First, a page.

Letter to the Editor
As the dean of a school within a university, I had the honor of working with some very committed and talented advisory board members. I learned a great deal from In Trust about how to receive helpful advice from board members as well as how to help them give good advice. However, the differences between an advisory board and a governing board or a board of trustees is significant, to say the least. My hope is that at some point In Trust will focus directly on advisory boards and offer suggestions for making them effective in realizing our respective missions.
I also have a question about sending copies of the magazine to the board of directors of a faith-based nonprofit of which I am a member. This past year, we hired a full-time paid executive director, and the transition has required that staff, the board, and the administrator all learn to work in new ways. Might the members of this board receive In Trust as a way of helping us educate ourselves?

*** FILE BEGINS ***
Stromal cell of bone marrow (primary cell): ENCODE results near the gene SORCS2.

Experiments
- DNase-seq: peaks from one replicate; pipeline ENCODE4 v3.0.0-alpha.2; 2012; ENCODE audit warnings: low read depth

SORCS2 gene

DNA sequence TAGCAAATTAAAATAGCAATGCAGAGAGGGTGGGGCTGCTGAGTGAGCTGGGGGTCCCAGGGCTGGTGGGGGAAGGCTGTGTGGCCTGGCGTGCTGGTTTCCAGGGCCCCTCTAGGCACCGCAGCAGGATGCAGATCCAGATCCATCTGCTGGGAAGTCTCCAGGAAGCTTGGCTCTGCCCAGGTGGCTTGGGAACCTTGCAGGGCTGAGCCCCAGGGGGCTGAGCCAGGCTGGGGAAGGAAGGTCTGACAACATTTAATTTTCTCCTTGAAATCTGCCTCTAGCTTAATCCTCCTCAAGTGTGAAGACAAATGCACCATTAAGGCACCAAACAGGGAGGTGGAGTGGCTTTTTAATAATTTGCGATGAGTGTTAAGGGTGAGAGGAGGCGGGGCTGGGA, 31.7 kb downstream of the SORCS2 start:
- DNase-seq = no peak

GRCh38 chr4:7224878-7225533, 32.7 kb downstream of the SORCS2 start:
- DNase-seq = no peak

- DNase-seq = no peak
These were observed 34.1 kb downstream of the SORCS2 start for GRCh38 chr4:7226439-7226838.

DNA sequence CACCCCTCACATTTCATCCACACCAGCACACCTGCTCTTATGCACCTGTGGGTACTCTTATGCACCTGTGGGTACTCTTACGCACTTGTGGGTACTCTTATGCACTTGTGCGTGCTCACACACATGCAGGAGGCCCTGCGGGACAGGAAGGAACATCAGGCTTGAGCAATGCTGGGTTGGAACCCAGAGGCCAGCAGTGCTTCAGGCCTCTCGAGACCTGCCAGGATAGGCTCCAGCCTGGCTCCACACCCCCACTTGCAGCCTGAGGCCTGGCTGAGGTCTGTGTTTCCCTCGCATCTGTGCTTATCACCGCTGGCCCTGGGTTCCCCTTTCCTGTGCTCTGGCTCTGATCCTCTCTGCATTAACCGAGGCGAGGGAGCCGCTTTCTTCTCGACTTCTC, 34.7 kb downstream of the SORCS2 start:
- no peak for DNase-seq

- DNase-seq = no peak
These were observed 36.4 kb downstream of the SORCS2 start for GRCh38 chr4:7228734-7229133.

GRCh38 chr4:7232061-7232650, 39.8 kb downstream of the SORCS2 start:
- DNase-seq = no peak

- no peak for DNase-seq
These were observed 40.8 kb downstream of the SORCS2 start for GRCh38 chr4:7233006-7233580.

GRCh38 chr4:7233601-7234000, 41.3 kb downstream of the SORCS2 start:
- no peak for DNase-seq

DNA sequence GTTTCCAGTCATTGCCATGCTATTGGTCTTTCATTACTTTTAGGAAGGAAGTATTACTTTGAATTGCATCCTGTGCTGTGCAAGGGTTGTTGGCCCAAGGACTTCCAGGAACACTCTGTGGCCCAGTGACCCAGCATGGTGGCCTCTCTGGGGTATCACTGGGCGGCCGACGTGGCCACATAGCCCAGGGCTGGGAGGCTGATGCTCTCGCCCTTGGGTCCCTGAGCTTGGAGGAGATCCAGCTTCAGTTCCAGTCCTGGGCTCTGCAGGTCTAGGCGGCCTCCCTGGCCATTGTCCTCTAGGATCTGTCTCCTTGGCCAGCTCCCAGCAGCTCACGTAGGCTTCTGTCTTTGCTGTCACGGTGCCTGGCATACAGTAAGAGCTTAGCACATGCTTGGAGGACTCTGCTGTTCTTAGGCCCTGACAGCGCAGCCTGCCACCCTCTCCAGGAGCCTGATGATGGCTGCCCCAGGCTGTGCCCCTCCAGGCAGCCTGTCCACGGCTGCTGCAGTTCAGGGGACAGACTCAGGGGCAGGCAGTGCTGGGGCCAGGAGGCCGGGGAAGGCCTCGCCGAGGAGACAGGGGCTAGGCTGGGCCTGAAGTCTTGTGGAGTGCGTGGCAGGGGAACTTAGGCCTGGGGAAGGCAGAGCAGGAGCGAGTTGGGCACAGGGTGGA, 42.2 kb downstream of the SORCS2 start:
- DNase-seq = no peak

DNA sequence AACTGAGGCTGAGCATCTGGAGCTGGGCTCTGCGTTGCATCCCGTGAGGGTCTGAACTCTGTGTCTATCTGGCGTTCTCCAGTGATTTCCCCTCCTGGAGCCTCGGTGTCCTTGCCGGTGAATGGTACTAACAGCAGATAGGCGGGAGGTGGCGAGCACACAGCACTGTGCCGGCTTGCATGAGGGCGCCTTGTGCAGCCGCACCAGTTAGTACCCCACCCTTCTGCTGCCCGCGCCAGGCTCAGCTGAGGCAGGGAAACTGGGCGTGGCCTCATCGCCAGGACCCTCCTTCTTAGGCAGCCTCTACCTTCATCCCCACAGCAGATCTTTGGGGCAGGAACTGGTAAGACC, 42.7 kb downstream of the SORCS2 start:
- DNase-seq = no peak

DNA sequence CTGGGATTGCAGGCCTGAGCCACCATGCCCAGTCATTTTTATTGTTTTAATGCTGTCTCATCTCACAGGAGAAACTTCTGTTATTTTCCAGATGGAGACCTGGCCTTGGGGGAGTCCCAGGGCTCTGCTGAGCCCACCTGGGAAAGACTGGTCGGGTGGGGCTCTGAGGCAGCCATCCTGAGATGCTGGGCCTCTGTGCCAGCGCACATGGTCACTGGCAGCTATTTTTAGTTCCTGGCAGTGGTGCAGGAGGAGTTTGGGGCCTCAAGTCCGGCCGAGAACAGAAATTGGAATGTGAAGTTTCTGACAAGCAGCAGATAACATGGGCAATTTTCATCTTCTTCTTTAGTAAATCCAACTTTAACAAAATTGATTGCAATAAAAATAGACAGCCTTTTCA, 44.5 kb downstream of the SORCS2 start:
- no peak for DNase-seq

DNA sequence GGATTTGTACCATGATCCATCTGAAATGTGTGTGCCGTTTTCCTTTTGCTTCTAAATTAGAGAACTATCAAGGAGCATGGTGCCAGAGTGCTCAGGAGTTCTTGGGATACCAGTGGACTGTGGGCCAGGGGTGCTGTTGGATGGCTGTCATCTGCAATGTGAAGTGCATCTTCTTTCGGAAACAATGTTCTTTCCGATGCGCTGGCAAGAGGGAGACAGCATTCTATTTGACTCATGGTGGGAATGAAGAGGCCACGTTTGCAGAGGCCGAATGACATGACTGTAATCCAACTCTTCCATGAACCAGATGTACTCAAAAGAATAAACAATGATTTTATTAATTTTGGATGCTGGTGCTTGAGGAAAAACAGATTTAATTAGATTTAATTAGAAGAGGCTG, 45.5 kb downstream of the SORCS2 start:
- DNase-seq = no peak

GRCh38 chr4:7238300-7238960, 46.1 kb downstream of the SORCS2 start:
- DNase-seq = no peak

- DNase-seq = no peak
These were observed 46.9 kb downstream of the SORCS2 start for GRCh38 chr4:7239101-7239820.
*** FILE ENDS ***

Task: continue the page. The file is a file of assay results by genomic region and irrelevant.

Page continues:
—Loretta Jancoski, Seattle, Washington
Loretta Jancoski formerly served as Dean of the Seattle University School of Theology and Ministry and is a member of the In Trust advisory council.
Note from the Editor
You are not alone in requesting information about advisory boards, and we plan to address the topic this year. As we gather information for a future article, we will be happy to hear from campus leaders who have experience working with advisory boards. In the meantime, we direct you to "When There Is No Board: Watching Candler Raise Its Money” from the New Year 1995 issue of In Trust.
As for your question about a broader distribution of In Trust, we are pleased when readers recognize its value in settings beyond theological education. Individual subscriptions can be purchased online at a rate of $20 (US) per year. Back issues of the magazine from 1998 to 2004 are available, and we are seeking funds to underwrite the transfer of all fifteen years of In Trust to In Trust Online.